Few are the college students who don’t dream of splashing into prestigious, well-paying jobs immediately upon graduation. Many are those who don’t make it happen. But for the students who are on top of their game, recruiting is an essential part of junior and senior year. And lately, large companies are concentrating their recruiting powers on sizeable state universities, rather than trekking out to each liberal arts campus and community college.
Recruiters Must Cut Costs
The Wall Street Journal reports that it costs recruiters at least $500,000 to bring in only 100 graduates, and that by casting their net into a larger pool at each university, they’re able to yield more recruits and save money in the process. State universities are also favorites, they say, because their course load creates students who are well-versed in basic skills and who tend to fit in well to corporate culture.
Companies Develop Relationships With State Schools
Big-name companies such as Google take recruitment into consideration when choosing locations to establish new offices, and focus their recruitment process on schools that have served them well in the past and with which they would like to have more solid relationships. This news is less-than-welcome to the students and administration of smaller colleges, who often boast of their name recognition as a benefit in the job search.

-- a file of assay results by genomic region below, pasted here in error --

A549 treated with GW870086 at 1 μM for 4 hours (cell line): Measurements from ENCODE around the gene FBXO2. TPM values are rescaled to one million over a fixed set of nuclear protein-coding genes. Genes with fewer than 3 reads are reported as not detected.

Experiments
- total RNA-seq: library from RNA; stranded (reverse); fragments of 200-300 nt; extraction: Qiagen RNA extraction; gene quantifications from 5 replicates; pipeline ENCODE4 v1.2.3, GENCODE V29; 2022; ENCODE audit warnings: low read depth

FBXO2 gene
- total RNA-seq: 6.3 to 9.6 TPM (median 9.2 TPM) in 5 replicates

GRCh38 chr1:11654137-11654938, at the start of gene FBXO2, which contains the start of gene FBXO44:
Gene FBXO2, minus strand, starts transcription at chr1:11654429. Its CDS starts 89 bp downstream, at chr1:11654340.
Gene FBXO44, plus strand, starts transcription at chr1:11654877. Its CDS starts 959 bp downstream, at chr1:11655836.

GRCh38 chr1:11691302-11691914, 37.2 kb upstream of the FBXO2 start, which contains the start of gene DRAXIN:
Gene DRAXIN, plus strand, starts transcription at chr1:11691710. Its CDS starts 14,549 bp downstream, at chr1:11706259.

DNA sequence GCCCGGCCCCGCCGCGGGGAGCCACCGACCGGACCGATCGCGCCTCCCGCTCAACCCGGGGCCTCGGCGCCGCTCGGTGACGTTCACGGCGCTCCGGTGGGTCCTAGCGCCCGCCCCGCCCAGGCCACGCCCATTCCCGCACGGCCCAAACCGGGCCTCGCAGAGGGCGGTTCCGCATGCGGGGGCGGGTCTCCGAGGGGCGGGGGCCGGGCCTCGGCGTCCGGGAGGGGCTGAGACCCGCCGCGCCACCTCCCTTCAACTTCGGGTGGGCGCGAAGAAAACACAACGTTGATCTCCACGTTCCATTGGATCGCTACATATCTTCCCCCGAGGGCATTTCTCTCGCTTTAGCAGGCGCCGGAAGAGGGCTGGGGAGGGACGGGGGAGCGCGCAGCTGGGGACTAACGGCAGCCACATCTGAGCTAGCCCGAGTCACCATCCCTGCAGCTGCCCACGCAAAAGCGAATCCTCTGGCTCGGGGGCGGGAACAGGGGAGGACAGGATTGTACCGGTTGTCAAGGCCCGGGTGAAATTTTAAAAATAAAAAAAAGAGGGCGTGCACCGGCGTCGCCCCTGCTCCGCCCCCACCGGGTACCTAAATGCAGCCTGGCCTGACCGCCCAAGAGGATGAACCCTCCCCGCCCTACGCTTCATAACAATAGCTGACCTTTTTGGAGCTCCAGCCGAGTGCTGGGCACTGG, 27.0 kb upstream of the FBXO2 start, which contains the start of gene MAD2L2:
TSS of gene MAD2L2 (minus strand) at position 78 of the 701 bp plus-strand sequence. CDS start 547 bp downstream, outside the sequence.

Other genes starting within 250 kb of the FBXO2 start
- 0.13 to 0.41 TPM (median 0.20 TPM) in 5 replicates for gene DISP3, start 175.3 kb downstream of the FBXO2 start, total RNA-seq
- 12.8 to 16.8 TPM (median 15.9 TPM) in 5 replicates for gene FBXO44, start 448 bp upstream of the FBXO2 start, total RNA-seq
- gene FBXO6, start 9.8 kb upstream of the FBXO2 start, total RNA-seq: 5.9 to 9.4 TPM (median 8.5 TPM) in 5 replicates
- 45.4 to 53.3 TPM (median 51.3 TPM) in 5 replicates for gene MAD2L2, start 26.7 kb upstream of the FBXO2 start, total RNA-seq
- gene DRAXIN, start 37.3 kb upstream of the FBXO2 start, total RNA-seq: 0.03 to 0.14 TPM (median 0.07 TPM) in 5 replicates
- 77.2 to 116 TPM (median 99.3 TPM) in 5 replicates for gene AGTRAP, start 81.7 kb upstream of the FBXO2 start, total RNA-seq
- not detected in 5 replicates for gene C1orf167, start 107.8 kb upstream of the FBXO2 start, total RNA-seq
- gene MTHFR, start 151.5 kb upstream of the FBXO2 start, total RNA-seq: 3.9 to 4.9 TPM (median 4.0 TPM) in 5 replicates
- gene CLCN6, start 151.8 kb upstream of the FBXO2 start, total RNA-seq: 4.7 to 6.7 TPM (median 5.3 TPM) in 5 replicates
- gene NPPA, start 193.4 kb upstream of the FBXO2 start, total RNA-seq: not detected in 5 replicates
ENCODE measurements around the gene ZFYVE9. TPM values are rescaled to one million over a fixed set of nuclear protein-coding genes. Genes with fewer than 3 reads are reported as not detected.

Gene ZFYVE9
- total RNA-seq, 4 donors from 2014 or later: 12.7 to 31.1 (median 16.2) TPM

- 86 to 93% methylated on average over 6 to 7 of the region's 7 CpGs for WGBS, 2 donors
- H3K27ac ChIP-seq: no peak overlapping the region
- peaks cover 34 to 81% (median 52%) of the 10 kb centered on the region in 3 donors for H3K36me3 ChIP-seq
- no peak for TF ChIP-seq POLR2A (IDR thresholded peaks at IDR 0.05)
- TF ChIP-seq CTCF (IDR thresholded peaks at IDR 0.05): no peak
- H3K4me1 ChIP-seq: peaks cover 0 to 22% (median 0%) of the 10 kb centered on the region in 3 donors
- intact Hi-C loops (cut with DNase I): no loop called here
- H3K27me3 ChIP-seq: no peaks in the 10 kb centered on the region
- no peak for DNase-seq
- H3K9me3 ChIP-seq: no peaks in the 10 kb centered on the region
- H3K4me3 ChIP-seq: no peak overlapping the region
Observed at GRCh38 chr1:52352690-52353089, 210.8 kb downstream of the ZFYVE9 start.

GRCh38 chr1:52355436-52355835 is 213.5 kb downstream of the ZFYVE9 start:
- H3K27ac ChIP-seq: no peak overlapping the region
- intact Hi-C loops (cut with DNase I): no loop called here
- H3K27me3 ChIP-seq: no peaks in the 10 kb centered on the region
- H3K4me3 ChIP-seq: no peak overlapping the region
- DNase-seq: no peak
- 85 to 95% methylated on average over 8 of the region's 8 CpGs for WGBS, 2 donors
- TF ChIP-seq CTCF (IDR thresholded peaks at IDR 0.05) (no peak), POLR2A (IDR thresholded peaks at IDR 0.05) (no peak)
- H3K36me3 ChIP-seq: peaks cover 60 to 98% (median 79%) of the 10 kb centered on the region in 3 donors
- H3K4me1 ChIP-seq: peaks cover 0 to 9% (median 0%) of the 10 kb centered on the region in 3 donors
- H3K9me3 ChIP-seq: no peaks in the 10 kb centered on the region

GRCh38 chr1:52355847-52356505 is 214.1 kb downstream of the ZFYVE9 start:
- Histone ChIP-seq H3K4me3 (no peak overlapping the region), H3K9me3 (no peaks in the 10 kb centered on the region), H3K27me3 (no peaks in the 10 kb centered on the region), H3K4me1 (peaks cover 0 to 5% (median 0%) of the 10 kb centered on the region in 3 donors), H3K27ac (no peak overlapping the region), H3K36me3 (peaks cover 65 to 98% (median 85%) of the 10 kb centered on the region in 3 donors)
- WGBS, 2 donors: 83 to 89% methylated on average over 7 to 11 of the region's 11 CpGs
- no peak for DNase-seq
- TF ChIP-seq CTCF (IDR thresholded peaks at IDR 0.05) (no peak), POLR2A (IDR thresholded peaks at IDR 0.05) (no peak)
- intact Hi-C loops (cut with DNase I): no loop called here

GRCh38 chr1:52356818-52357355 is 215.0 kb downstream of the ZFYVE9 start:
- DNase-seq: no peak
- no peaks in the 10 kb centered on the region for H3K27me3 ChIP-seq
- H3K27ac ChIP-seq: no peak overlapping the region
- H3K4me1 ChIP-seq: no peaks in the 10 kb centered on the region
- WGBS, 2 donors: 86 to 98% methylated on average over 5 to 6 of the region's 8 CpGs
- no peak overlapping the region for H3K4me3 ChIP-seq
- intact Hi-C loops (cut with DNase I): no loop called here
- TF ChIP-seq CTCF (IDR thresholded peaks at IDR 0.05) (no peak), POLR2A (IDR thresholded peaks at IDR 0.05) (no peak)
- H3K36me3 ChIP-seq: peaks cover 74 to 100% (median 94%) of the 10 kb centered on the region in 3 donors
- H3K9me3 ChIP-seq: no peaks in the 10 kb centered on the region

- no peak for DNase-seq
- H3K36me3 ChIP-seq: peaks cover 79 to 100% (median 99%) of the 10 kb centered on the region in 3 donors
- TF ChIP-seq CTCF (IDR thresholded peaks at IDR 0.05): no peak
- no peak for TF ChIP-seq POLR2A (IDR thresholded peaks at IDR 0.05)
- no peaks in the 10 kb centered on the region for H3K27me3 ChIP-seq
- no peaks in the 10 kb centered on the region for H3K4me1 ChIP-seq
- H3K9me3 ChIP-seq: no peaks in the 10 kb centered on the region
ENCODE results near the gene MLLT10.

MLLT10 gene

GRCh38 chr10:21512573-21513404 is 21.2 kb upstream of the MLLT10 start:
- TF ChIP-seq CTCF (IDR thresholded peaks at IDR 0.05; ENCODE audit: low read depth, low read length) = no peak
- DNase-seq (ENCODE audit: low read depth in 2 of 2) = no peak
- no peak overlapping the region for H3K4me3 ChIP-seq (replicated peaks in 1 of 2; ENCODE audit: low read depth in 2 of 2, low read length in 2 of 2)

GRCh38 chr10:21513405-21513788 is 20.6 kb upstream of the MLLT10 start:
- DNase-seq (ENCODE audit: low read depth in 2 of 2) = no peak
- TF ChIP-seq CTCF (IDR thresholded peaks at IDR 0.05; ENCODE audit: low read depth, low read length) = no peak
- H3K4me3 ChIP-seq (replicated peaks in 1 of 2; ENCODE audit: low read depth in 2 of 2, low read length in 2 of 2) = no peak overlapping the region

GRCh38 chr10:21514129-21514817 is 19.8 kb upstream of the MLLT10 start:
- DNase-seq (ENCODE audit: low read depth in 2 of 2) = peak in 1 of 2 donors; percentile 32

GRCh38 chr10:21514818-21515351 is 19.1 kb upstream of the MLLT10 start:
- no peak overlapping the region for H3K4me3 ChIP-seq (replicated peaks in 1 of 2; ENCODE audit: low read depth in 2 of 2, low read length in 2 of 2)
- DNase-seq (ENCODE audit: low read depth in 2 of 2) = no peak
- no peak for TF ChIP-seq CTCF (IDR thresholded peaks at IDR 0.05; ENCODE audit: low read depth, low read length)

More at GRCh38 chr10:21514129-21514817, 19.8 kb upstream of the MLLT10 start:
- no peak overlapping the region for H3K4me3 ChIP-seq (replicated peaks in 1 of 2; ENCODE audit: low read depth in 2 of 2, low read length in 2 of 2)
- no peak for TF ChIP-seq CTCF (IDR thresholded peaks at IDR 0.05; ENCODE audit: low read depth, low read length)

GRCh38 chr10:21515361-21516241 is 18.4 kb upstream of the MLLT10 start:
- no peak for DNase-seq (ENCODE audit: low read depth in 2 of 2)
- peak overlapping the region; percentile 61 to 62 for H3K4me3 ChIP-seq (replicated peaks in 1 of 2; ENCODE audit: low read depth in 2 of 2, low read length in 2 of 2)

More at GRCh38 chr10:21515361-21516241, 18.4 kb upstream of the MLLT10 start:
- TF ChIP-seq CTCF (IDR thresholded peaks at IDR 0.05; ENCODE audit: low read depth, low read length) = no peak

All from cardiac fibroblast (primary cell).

Public Or Private?
Obviously, chances are slim that a future member of the workforce will shift from the uber-competitive liberal arts school or Ivy that was the focus of her entire high school career to a state university purely for a leg up in recruitment…but the more we think about it, the less ludicrous it seems. The pendulum is swinging back towards State U. To attend school in-state is already cheaper than attending private college, there’s a good chance it’s more convenient, and now it seems to be further endorsed by companies that can afford to hire in a stagnant job market. Will the recession see the rise of the state university? Check back in the year 2020.
Tell us in the comments: Did you go through recruitment? What do you think of the process?